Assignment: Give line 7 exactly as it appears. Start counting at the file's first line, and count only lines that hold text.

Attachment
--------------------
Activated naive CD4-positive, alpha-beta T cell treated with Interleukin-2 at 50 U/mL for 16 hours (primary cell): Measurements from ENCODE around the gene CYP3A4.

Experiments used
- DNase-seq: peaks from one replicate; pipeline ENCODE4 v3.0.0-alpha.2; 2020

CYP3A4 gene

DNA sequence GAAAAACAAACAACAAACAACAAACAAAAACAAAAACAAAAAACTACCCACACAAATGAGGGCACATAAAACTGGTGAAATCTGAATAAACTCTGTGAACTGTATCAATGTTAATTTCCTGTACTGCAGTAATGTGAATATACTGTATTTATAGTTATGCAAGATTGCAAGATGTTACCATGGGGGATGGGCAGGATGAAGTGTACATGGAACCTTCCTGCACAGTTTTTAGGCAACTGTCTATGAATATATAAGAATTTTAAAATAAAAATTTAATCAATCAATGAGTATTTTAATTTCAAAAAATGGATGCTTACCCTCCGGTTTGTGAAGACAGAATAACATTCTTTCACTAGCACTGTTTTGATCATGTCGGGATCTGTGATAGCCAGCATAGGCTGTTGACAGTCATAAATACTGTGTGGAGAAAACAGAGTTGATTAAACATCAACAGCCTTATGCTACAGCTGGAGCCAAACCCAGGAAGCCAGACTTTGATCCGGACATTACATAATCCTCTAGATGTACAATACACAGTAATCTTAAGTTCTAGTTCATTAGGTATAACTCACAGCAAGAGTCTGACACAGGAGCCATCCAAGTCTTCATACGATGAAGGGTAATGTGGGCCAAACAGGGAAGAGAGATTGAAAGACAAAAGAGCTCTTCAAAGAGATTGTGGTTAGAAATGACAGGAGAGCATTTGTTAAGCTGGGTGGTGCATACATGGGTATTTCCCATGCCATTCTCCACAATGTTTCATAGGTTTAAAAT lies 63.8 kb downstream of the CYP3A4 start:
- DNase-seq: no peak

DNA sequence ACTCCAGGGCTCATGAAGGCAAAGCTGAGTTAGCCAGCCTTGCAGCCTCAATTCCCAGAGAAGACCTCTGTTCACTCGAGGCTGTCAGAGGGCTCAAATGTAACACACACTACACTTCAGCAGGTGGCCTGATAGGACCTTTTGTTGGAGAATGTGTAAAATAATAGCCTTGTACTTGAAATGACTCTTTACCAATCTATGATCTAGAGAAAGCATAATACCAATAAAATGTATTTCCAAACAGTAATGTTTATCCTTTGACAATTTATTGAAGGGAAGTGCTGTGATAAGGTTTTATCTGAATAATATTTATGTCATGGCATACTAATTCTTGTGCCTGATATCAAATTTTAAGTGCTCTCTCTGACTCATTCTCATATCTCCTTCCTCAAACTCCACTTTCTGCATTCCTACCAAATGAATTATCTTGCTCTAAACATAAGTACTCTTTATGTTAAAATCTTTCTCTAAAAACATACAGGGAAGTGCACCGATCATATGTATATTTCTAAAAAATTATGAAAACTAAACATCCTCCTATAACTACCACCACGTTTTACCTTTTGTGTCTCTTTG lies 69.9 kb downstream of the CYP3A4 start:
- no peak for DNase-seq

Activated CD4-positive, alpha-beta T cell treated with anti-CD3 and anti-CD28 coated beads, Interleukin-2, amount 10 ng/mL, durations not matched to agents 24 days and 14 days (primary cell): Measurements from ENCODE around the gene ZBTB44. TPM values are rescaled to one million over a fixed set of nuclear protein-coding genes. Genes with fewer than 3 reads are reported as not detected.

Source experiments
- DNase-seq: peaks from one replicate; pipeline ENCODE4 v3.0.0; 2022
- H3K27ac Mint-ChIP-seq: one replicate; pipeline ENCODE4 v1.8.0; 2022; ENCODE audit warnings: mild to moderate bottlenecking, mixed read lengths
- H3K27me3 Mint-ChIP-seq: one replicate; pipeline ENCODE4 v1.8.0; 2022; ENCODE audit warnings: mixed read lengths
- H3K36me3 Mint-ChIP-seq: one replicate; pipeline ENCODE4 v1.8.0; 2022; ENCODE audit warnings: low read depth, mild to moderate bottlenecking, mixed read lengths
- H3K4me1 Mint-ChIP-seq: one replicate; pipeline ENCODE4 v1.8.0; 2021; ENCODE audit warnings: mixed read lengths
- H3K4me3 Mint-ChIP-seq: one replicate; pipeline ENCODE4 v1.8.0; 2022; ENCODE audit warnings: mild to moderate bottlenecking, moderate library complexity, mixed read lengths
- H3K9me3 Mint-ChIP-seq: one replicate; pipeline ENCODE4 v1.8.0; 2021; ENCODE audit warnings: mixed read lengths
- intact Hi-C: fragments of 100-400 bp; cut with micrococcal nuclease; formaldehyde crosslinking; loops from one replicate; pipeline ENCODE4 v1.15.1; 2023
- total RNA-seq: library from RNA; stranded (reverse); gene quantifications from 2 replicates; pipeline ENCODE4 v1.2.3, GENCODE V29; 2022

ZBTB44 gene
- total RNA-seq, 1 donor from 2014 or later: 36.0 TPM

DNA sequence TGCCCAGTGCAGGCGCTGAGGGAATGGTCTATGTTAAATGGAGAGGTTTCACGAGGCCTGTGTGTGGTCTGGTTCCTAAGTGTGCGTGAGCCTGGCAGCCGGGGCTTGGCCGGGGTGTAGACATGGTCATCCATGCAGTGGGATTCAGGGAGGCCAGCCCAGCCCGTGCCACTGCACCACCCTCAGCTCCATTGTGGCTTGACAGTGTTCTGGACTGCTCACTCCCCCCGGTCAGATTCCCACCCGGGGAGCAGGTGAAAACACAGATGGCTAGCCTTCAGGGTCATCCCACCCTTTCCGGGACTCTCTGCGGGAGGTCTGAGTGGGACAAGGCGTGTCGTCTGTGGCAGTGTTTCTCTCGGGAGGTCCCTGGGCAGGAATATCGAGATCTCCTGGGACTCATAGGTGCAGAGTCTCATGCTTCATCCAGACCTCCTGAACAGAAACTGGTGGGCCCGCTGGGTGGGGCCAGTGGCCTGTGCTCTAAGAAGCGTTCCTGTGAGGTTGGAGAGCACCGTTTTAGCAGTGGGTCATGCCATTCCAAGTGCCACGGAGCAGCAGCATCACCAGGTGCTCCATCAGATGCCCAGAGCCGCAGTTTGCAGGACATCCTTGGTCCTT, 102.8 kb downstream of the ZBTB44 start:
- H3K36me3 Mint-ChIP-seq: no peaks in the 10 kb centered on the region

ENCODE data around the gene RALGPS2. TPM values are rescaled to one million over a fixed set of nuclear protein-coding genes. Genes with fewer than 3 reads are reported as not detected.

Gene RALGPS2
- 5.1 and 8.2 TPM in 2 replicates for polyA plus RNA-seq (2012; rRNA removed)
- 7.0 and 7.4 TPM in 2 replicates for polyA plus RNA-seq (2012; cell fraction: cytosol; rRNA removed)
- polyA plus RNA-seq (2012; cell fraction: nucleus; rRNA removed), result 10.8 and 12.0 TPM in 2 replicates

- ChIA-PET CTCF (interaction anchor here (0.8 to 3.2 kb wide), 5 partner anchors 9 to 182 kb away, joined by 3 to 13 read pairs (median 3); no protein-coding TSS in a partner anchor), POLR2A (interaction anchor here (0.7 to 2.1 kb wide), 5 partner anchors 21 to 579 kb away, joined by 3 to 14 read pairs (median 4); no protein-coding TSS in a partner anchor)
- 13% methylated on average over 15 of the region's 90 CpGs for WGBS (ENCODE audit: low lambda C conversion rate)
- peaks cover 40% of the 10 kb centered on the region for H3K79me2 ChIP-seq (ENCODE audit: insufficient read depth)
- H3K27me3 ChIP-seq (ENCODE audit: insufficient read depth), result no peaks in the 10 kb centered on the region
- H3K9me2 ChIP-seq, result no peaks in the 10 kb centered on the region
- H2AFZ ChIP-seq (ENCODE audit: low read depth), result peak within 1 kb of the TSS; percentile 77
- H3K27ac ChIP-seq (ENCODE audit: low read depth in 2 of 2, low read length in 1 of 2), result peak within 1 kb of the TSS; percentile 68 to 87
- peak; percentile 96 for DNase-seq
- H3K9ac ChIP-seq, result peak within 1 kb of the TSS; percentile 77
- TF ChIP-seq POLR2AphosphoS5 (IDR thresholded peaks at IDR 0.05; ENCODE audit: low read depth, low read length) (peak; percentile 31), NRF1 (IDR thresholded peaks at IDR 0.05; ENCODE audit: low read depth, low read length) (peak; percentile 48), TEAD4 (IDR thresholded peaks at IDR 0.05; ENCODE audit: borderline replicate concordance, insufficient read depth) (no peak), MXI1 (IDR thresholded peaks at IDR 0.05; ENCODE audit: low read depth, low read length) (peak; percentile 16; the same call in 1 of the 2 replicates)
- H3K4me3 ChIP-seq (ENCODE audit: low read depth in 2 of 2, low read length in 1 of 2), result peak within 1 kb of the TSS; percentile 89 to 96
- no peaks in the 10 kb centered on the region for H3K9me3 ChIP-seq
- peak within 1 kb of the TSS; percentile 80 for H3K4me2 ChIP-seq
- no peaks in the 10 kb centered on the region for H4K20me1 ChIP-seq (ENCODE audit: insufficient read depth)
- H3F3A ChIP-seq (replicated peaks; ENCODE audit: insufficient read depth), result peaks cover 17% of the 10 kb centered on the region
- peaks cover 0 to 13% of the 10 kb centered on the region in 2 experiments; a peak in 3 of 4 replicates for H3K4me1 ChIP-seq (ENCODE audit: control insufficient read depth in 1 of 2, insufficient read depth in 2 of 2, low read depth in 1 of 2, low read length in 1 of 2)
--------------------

DNA sequence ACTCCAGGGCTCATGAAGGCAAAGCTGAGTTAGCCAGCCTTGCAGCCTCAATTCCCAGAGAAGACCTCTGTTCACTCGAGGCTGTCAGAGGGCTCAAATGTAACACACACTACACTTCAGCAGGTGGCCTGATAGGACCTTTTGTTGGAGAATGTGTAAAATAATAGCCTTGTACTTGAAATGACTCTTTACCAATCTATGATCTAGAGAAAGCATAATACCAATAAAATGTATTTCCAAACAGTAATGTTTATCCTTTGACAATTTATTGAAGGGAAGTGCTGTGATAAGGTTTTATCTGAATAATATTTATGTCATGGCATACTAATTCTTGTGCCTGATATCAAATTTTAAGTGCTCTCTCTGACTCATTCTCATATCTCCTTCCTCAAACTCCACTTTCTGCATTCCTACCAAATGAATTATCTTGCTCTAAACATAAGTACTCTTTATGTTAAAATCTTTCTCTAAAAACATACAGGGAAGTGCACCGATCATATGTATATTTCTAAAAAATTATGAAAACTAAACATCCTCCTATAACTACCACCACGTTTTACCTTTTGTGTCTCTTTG lies 69.9 kb downstream of the CYP3A4 start: